Ray Shipley

Interview By Liam Stretch (he/him)

Ray Shipley is perhaps the most wholesome comedian you’ll come across. Often found in a library, they have graced the stage on Ngaio Marsh, with witty observations leaving the audience laughing jollily. Liam Stretch reveals their secrets. 

Who is Ray? 

Kia ora! I’m Ray. I’m a comedian and writer – though to be fair, I mostly work in a library, helping people to operate the photocopier and quietly yelling book recommendations at people. I also crochet, which is less economical but also less dangerous than knitting. I’m currently working on about six and a half pairs of cosy winter socks, which I’m sure will be done just in time for spring.  

A few UC students have probably seen you around at different UCSA events, but for those who don’t know, how would you describe your comedy? 

Deadpan and silly. I mostly tell jokes and stories about my family (sorry, mum!) and navigating the world as a queer person. 

What food gets a bad rap, in your opinion? 

I was out for dinner at a Thai place the other night, and someone called me basic for ordering a Pad Thai. Does that count as a bad rap? Don’t do that! Basic food is popular for a reason! Let yourself order the Butter Chicken/Pad Thai/Margarita pizza! So dependable! Always delicious! Very rarely done badly! Often uncomplicated to replicate in your own kitchen!  

Who is a comedy role model of yours? 

Hannah Gadsby (of course!), who did the comedy circuit for a decade before Nannette, and saw all the ugliness and joy of it and then did something really revolutionary. Plus, she just writes really, really good jokes.  

In your time as a librarian, what has been the strangest book you’ve come across? 

There’s plenty of very strange books I could go on about, but the funniest and strangest thing is when a library sticker on a book changes the title somewhat. There’s this children’s book series about a kid called Hank Zipper, and the author’s name starts with ‘W’, so the title turns into WANK ZIPPER, and I find it funny every damn time I see it.   

What’s your favourite book? 

As a millennial, it used to be sweet and age-appropriate for me to say Harry Potter because I grew up with it, and it is undoubtedly a charming series, and it has that big queer following even though there’s no queer characters (is it an unintentional extended ‘out of the closet’ metaphor?) (no!). Anyway, JK is a transphobic sadsack, and it makes the books read not as well, so I guess now I’ll have to find a better answer.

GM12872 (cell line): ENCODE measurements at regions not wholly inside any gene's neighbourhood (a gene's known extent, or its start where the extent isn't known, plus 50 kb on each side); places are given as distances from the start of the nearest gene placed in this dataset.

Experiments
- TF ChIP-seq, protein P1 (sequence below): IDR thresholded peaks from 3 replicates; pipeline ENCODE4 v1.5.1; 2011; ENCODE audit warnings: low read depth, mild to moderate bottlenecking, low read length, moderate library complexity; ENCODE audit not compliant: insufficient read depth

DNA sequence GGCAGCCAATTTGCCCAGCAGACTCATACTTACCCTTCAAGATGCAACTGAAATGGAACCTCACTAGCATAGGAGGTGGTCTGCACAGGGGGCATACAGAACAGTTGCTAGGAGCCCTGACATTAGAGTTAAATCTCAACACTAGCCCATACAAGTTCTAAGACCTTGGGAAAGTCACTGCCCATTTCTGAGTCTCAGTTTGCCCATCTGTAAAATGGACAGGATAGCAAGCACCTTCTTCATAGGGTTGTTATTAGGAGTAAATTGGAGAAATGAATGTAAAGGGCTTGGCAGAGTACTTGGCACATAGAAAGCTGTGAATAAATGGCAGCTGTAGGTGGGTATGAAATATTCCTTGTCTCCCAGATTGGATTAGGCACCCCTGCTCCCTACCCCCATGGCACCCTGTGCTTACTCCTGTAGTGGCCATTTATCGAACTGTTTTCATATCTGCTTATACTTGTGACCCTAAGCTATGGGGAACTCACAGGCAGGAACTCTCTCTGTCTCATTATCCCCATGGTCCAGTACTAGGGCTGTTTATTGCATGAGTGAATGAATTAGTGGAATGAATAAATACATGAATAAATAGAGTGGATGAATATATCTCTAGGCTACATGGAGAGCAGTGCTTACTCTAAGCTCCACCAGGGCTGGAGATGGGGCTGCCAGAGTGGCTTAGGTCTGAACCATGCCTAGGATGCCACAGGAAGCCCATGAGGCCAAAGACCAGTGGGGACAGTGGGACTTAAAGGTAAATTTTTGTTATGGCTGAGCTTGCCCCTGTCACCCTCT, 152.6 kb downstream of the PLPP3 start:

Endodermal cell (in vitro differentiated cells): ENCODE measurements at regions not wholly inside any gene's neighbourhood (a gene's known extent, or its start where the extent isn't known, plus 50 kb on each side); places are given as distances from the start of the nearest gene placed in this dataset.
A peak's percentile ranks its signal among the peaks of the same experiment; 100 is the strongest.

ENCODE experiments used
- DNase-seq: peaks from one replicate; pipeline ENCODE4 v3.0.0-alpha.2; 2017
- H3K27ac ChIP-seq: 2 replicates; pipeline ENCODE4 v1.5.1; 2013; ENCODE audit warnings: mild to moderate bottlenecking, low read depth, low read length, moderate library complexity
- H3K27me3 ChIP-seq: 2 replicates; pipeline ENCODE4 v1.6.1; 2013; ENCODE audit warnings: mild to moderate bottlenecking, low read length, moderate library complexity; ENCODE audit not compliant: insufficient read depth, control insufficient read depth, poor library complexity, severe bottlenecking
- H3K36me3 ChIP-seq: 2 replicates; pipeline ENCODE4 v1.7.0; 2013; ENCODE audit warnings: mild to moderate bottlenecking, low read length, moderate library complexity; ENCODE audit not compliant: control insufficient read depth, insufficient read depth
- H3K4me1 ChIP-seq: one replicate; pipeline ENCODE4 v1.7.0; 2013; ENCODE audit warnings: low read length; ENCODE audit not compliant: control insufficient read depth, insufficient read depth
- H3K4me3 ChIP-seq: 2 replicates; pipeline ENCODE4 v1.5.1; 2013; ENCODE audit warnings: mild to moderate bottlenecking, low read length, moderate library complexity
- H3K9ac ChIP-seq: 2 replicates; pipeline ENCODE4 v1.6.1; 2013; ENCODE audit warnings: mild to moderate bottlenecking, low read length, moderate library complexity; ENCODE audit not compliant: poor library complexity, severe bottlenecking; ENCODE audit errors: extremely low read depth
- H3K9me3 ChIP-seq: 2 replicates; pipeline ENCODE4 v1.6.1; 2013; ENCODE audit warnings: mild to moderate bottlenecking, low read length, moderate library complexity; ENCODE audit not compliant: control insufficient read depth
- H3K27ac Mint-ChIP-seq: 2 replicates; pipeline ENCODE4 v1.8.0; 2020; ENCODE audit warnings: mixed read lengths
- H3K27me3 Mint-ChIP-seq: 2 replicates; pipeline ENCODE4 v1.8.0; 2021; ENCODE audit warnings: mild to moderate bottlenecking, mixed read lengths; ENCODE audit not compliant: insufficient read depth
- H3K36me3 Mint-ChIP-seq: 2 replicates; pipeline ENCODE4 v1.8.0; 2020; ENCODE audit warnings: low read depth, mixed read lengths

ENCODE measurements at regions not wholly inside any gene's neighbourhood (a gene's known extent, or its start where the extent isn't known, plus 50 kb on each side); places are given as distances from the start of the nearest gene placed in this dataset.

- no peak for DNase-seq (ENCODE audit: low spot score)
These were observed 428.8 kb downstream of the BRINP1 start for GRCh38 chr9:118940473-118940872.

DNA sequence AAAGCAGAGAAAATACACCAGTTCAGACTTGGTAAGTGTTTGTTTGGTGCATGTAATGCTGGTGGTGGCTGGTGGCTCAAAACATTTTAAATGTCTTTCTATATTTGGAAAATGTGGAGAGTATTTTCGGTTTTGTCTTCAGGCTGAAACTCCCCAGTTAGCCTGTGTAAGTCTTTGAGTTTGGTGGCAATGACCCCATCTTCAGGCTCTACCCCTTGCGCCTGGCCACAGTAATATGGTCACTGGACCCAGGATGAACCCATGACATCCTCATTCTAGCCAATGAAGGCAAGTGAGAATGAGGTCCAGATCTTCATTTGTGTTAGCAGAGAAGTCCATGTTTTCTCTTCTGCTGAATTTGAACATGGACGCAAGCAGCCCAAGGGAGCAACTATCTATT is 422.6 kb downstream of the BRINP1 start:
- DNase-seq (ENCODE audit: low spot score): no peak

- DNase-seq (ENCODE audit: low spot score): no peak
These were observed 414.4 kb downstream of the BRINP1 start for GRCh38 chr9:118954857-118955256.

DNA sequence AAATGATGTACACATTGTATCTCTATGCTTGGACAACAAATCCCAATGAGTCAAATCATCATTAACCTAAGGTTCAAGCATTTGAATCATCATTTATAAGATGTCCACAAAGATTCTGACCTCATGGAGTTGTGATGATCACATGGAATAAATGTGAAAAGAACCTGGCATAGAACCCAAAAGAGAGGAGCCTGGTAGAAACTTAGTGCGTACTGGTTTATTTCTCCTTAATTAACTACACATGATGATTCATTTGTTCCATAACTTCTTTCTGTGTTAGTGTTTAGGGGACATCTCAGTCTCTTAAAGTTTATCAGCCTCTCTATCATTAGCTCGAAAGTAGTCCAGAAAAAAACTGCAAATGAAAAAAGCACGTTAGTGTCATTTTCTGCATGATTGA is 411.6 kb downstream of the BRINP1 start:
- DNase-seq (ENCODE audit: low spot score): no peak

I’m finding that I’m recommending ‘Station Eleven’ by Emily St John Mandel a lot at the moment. It’s very good, but don’t read it if you have severe pandemic anxiety. 

I recall you performing poetry – can you write me a haiku? 

Yes: 

HAIKU PSA 

A little known fact: 

Every haiku must include 

A seasonal reference.  

What’s your favourite pick up line? 

God. Pick up lines are atrocious. There’s no good one, I don’t think. The only option if you insist on using them is to be devastatingly charming, humble, and funny in the delivery. Good luck.  

Toast or untoasted bread? Why? 

Toast toast toast. What is the point in bread? You just tear it apart when trying to spread literally anything onto it. Bread always appears vaguely damp. No good.   

Where is your happy place? 

On holiday. Any holiday will do.  

Where is your unhappy place? 

Winter, which I get is not a place but a season, but it makes all places a bit bad. Chilly and shadowy and wet, even when the sun is out? How is that possible? If I could live somewhere where it was Birkenstocks weather every day of the year, I would certainly be a happier and more productive member of society (but I would be wearing Birkenstocks). 

What is your favourite tea? 

Morning: Dilmah extra strength breakfast tea. Evening: vanilla rooibos.  

Why? 

Morning: just enough caffeine for if the coffee has run out. Evening: sweet and calming. Very delicious.